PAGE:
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Brand Awareness: A Powerful Concept That Builds Loyalty

Illustration showing the effectiveness of brand awareness

Brand awareness is a crucial marketing metric that stamps a business in consumers’ hearts. Plus, it can transform consumers into loyal and recurring customers. 

But, it can be tricky for the average company to build brand awareness from scratch.

This article will provide everything businesses need to build and increase brand awareness and a few mistakes they should avoid.

Table of Contents
Types of brand awareness businesses can apply
How does brand awareness affect businesses?
How to build and increase brand awareness for businesses
7 mistakes newbie businesses make in brand awareness
How to measure the progress of brand awareness
Take the bold step

Types of brand awareness businesses can apply

Brand awareness is not a simple concept. It has many aspects that retailers must understand and measure in various methods. 

Note: These different types are psychological concepts that directly affect how a consumer thinks.

Brand dominance

Brand dominance is the highest point of brand awareness. A brand can dominate when consumers remember only that brand in a specific category. For example, Band-Aid is the only brand most consumers recall for bandages and first aid products.

Top of mind

Top of mind happens when a brand is the first a consumer recalls when thinking of a specific market category or product. For instance, consumers may think about Coke first for the cola products before thinking of Pepsi and other cola brands.

Brand recall

Brand recall refers to a consumer’s ability to name a brand with or without prompts. Plus, it can include questions like “what fast-food brand are you familiar with?”

Visual branding

A business can only achieve visual branding when customers can identify it without its name. Visual branding includes logos, symbols, brand colors, and packaging.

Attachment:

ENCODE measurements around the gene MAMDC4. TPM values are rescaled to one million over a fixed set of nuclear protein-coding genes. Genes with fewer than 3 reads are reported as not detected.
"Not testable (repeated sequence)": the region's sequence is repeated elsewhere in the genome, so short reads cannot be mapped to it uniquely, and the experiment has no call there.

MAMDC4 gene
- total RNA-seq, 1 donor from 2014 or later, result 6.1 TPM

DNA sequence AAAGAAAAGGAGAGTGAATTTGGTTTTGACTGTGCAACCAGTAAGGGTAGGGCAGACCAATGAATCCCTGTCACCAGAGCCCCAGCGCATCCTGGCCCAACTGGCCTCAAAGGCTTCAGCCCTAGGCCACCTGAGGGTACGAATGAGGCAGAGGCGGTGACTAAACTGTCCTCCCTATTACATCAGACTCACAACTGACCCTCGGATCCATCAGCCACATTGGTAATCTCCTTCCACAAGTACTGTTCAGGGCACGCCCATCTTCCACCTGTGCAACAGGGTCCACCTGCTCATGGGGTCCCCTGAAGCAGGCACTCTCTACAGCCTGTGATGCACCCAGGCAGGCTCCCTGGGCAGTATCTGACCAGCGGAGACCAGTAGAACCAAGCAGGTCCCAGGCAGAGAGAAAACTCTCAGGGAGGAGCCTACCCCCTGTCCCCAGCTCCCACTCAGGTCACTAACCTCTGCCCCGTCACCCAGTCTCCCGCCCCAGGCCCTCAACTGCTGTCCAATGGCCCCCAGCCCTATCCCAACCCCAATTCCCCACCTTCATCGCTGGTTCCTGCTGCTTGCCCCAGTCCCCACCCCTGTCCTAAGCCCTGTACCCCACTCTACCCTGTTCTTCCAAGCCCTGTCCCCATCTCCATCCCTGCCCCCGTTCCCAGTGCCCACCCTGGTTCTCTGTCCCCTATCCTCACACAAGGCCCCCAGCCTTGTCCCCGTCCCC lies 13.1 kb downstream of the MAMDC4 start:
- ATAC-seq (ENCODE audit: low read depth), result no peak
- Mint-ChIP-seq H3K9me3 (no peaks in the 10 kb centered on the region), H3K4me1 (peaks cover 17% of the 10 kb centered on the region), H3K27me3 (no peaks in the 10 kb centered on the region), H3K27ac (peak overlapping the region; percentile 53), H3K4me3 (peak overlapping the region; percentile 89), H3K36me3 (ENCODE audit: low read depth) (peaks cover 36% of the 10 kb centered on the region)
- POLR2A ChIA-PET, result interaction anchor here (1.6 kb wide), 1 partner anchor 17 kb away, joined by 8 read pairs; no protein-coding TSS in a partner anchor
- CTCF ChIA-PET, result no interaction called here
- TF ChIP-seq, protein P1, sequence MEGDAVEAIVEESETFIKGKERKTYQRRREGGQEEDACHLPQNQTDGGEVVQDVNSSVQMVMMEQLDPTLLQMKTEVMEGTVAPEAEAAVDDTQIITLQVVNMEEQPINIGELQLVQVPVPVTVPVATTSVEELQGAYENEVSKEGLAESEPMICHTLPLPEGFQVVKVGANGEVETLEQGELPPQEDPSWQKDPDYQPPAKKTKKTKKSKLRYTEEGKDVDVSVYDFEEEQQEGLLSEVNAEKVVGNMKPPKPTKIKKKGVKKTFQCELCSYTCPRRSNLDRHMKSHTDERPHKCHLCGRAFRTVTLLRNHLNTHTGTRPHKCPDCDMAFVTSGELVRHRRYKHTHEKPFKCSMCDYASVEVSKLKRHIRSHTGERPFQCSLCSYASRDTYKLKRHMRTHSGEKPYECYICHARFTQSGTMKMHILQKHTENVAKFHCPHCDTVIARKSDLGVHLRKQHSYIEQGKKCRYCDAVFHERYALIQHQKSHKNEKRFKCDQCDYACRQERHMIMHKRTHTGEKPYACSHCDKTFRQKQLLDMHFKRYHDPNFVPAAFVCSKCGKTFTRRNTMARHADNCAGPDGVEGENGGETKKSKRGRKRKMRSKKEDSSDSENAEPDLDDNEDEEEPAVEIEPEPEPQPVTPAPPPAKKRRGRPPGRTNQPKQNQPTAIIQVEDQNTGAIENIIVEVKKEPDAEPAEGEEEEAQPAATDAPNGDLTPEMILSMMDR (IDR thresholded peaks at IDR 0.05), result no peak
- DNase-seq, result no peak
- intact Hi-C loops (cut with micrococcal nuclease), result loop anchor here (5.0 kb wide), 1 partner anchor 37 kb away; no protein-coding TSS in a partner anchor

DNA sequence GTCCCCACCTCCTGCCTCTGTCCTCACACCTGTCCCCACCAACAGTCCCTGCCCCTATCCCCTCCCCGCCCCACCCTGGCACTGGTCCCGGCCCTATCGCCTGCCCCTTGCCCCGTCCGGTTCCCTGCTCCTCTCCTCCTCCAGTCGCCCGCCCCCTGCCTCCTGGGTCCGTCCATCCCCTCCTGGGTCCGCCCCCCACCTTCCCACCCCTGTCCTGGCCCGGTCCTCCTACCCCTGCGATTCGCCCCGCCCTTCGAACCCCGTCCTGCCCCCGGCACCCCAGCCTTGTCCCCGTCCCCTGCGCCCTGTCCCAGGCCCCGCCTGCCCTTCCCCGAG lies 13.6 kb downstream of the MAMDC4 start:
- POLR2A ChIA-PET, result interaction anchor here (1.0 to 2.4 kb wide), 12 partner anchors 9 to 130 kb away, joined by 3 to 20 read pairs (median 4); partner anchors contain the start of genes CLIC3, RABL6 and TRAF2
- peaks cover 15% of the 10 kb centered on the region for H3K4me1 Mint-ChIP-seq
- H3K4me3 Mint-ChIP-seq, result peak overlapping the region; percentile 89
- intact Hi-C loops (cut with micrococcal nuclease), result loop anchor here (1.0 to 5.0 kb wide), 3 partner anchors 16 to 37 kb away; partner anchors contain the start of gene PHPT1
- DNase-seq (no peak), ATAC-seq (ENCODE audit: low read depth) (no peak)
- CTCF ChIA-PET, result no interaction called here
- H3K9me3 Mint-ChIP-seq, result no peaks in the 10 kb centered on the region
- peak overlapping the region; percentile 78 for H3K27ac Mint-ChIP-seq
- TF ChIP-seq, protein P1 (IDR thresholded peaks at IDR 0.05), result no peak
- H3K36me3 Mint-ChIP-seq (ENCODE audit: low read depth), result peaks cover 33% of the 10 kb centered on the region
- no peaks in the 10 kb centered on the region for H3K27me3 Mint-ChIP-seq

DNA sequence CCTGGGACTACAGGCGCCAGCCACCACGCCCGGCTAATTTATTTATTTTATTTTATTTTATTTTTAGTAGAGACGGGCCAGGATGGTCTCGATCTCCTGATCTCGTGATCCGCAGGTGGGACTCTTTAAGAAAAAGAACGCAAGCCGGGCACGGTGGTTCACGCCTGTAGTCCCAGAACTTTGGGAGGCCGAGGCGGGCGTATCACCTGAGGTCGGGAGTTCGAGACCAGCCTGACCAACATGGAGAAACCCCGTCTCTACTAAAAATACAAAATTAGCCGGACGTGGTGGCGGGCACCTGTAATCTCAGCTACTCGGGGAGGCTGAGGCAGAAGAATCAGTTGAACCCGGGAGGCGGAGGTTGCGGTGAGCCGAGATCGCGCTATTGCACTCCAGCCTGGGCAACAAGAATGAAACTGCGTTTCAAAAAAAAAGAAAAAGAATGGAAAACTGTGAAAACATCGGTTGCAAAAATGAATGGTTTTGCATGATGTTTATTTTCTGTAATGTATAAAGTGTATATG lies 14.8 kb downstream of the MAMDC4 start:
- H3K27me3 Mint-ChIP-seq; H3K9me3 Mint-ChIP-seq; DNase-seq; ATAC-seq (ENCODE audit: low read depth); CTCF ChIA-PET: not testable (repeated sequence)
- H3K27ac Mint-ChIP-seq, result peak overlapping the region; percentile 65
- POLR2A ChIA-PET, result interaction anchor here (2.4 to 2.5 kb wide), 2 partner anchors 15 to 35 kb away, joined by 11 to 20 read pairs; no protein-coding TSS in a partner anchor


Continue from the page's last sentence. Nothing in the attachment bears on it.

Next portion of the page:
Brand recognition

A brand is recognized when consumers can identify brands through their names and say what they do. For instance, if a consumer hears the name “Starbucks” and can describe what the brand sells, the brand is recognizable.

How does brand awareness affect businesses?

Consumers can’t buy products they don’t know exist. If they know that a brand exists and what it stands for, there will be higher chances of connecting with the brand or choosing it over alternatives.

Building trust is a crucial value of brand awareness. The more customers see a brand, the more they get accustomed to it and trust it. And trust is the main factor that motivates consumers to choose a brand’s product over another.

According to reports, 46% of customers from the U.S. say they would purchase more from trusted brands. Plus, similar percentages of customers in other major markets (France and Great Britain) feel the same.

Brand awareness can make businesses less salesy and push them towards creating a long-term brand-customer relationship. According to reports, consumers in the U.S. say they prefer purpose-driven brands and align with those that match their beliefs.

Building brand awareness can keep a business at the top of consumers’ minds and potentially lead to brand dominance. 

How to build and increase brand awareness for businesses

Here are a few ways that businesses can build strong brand awareness and create a solid consumer impact: